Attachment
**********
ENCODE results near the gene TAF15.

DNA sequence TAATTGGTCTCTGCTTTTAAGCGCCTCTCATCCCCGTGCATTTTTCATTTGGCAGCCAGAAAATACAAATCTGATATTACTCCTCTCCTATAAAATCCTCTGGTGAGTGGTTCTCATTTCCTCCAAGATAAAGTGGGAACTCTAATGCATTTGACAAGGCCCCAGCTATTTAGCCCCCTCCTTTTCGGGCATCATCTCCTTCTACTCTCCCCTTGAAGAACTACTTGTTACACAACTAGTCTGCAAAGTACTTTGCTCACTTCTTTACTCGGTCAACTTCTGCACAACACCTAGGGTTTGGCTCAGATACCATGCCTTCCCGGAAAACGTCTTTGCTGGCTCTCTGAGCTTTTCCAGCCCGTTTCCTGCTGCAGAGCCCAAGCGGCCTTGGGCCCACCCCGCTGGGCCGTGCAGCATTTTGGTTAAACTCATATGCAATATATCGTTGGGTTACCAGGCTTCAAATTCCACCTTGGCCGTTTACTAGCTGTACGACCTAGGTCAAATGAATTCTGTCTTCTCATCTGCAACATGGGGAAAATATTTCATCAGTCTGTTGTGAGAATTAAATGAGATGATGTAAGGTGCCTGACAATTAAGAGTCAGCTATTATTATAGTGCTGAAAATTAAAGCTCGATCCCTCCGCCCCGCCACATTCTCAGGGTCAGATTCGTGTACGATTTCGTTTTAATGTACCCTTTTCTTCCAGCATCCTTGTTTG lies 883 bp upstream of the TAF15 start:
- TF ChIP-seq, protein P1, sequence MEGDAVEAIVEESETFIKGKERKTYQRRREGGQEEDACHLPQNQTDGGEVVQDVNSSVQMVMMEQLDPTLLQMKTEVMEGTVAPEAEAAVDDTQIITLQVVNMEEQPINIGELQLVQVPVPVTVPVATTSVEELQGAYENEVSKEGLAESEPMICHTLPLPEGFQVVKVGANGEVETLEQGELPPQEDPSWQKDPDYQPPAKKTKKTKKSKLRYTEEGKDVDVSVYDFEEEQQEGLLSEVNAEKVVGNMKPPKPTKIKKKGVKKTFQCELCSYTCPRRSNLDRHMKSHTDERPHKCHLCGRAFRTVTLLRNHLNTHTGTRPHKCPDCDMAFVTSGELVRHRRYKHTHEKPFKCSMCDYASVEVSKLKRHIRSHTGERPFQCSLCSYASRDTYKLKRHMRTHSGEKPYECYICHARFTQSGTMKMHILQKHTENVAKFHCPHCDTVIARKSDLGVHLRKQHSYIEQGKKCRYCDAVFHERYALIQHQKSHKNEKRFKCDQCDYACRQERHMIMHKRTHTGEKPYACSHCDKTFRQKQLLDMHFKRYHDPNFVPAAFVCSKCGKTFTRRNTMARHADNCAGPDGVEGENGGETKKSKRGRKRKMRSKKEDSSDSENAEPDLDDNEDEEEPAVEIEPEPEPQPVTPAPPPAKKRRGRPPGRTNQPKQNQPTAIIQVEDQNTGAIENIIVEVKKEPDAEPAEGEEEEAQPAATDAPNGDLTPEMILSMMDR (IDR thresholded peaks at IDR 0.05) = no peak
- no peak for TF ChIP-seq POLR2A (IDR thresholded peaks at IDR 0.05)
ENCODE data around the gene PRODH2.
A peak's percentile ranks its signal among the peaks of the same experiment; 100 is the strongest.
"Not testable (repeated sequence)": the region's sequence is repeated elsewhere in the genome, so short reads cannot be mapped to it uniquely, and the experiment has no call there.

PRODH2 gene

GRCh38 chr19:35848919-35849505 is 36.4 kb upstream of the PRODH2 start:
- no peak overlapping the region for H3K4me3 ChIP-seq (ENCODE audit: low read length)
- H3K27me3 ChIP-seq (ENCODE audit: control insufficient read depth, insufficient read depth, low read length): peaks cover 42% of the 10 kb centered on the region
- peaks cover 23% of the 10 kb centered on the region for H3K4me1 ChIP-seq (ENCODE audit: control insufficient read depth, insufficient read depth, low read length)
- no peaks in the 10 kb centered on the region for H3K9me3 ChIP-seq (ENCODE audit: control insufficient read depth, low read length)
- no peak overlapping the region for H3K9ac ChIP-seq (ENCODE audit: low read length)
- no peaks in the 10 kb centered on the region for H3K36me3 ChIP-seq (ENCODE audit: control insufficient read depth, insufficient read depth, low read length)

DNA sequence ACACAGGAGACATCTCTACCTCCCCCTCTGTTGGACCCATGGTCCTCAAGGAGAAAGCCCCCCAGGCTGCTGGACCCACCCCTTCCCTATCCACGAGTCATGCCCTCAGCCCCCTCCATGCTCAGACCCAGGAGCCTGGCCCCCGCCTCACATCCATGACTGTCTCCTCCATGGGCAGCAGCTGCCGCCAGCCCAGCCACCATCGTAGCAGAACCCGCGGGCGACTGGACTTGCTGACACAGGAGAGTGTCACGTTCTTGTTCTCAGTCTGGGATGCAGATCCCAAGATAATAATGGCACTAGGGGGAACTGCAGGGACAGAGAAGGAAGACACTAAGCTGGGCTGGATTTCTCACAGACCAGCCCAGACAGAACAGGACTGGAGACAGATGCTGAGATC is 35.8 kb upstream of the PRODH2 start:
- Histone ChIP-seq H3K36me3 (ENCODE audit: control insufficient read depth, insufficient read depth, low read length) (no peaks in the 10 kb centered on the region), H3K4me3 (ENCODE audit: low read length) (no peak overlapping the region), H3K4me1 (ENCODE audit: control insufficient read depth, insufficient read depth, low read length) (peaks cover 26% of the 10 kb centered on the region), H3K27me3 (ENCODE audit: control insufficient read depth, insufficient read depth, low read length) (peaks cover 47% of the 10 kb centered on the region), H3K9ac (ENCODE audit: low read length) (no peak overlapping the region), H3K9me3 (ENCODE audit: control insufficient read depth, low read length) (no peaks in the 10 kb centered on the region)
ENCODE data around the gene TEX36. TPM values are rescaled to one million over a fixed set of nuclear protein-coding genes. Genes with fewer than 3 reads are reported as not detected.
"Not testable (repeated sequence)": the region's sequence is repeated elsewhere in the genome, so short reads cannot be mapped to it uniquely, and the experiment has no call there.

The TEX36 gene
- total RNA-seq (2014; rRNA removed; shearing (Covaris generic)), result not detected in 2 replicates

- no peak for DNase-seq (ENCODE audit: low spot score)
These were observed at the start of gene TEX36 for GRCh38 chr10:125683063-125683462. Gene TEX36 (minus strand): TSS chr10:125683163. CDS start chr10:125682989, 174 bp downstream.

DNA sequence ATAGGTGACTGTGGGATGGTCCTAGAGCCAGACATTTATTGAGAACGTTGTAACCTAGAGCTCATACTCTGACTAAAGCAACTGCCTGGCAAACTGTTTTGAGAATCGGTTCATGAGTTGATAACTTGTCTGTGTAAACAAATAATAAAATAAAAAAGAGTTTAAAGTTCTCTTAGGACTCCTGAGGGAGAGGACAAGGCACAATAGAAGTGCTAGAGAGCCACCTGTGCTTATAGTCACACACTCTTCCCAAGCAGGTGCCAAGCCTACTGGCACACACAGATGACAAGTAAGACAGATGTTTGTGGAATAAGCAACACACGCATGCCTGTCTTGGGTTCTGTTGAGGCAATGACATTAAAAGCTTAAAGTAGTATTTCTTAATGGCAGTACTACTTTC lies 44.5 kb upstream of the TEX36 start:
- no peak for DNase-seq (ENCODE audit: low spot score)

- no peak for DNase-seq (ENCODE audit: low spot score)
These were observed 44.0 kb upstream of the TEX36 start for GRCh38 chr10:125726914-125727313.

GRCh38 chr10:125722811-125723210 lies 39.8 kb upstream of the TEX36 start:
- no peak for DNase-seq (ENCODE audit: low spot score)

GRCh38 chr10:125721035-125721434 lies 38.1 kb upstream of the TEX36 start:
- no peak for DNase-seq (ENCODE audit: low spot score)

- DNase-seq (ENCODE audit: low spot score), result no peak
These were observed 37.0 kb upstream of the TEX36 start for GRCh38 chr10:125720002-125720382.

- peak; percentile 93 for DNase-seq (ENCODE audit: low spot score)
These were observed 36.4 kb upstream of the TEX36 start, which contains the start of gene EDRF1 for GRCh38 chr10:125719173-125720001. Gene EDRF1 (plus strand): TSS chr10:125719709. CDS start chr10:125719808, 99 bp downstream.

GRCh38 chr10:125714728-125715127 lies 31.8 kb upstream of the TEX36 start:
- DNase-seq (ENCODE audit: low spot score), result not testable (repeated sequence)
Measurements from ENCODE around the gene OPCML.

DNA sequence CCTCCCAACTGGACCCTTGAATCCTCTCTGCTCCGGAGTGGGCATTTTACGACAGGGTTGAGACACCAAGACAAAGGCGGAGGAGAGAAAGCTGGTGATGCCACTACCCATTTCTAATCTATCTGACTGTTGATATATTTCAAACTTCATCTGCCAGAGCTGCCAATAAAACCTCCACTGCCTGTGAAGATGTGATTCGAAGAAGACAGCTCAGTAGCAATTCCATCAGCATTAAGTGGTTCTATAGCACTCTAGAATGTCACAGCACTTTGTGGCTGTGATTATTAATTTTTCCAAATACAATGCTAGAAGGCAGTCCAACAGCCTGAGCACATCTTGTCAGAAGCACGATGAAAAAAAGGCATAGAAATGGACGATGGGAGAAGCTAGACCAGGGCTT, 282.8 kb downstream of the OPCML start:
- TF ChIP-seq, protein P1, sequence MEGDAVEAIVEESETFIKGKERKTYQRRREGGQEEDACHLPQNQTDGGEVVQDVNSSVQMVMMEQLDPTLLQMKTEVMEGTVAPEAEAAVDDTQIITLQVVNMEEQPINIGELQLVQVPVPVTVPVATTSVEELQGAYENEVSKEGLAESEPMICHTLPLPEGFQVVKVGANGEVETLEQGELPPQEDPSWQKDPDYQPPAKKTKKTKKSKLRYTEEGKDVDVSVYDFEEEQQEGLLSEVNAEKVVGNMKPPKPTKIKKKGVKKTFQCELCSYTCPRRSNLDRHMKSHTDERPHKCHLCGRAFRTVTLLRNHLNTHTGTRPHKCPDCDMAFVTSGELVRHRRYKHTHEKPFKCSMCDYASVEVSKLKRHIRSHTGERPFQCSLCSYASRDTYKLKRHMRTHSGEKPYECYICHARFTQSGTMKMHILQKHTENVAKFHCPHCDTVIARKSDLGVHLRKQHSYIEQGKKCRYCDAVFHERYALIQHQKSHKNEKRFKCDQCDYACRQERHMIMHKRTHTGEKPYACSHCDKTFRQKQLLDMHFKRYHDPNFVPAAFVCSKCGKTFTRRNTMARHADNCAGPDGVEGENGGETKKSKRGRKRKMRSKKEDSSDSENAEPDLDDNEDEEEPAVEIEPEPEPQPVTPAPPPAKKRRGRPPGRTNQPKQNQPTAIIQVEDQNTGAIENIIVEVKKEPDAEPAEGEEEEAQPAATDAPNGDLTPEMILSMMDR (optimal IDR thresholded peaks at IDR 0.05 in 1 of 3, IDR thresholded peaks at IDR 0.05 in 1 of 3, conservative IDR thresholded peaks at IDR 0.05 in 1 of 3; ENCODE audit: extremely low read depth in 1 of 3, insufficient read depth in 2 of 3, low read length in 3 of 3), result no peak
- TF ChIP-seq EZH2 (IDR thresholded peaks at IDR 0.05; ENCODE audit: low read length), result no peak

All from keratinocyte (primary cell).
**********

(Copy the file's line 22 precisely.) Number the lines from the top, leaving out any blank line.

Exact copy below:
- no peak for DNase-seq (ENCODE audit: low spot score)